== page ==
Perception is reality. It’s not the only reality, but it is real to the one perceiving it. Perceptions can change, but until they do, what someone perceives as being real is real–to them.

President Bush has said repeatedly that the United States does not torture. It certainly has not been our practice in the past. The United States has for much of our history been able to lead with a certain moral authority. Our commitment to our own constitutional ideals, not to mention a certain sense of divine calling, inspired us to place the rights of human beings above other interests.

Now there are questions being raised about our handling of enemy combatants. In some instances there are questions about whether detainees are even combatants. And the lurking suspicion of torture hangs in the air clouding our image as a just and righteous nation.

The president says that we do not torture. And I want to believe that he is right. But what I fear is that the United States does not torture according to a narrow definition of torture–torture as defined by the president and his lawyers. But since perception is reality, torture cannot be defined by the torturers, only by the tortured.

The perception of many people living in the Middle East is that the United States does in fact torture its prisoners. The photos and subsequent testimony regarding the Abu-Ghraib scandal reinforce this idea. The practice of extraordinary rendition, transporting prisoners to secret prisons, and the continued existence of the Guantanamo facility all feed the perception that we are not living up to our own high ideals.

And why would we torture? Most intelligence experts doubt the effectiveness of torture as a means of gaining information. Often what is given is false and misleading. The tortured will say anything to get the pain to stop.

The counter argument, of course, is that 9/11 changed everything. We can no longer afford to be soft and humane. We are up against a brutal and ruthless enemy for whom kindness is seen as weakness. If we want to be safe in this world we are going to have to be as tough and determined as our enemy.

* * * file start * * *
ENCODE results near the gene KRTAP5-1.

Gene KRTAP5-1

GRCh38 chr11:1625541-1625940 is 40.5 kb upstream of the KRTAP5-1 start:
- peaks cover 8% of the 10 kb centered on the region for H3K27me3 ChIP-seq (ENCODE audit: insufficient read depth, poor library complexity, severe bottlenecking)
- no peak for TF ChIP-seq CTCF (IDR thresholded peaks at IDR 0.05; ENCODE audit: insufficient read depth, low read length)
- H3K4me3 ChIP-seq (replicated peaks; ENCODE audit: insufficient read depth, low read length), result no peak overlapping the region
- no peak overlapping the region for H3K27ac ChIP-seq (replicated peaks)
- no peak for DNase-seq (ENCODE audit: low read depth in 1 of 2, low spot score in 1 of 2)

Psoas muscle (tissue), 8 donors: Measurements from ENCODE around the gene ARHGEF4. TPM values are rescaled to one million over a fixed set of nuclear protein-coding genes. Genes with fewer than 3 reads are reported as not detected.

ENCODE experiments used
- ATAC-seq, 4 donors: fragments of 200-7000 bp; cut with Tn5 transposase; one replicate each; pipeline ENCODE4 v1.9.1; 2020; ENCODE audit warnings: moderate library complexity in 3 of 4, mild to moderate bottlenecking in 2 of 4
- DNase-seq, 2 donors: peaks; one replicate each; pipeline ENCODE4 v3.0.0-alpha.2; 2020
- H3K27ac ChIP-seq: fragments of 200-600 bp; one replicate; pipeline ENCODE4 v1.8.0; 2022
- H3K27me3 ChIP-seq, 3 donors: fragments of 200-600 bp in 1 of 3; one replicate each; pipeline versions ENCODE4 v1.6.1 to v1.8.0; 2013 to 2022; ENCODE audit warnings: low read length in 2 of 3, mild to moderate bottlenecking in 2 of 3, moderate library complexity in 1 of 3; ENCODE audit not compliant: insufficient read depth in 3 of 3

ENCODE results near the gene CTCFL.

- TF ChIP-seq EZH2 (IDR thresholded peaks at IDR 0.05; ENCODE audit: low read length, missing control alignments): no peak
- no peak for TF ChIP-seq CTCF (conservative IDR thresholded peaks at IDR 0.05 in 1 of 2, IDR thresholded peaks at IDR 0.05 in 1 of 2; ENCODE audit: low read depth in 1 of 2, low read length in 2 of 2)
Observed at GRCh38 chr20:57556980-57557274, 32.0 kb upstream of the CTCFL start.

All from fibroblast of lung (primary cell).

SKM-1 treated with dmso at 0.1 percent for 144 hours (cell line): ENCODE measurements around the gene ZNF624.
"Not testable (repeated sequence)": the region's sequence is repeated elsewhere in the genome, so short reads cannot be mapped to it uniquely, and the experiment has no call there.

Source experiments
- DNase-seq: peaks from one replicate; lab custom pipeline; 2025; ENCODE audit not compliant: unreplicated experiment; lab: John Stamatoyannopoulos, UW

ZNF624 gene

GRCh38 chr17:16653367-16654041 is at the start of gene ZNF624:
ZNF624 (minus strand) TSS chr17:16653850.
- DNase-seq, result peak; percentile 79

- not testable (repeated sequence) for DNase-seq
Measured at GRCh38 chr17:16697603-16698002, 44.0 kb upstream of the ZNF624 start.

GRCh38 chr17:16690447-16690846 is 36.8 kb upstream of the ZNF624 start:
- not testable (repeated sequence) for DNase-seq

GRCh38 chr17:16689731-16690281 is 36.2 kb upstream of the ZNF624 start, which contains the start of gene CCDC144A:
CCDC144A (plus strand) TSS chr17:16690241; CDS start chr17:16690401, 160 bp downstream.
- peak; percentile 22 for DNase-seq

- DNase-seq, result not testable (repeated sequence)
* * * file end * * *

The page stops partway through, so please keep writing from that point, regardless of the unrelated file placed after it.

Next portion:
Which is fine as far as it goes. But what happens if in our determination to be tough on our enemy, we become what we hate in our enemy. If in the course of our fight to survive we give up our humanity, what will we have gained?

The Apostle Paul wrote to one of his churches that they would be wise to avoid even the appearance of evil. It may be that we are not practicing torture, but it appears that we are. If the perception exists, the reality also exists.

Our challenge is to find a way to change the perception. That means opening up the detainee and interrogation process to independent supervision. We insisted on this during the Second World War and the Red Cross was able to visit American prisoners of war. By keeping our process secret we bolster the notion that we have something to hide.

President Bush says that America does not torture. And I pray to God we do not. There is no cause so righteous that inflicting of pain on a helpless human being can ever be justified.

And to argue that we must torture in order to save ourselves is a tacit admission that all we had that was worth saving is already lost.

James L. Evans, a syndicated columnist, also serves as pastor of Auburn First Baptist Church in Auburn, Ala.

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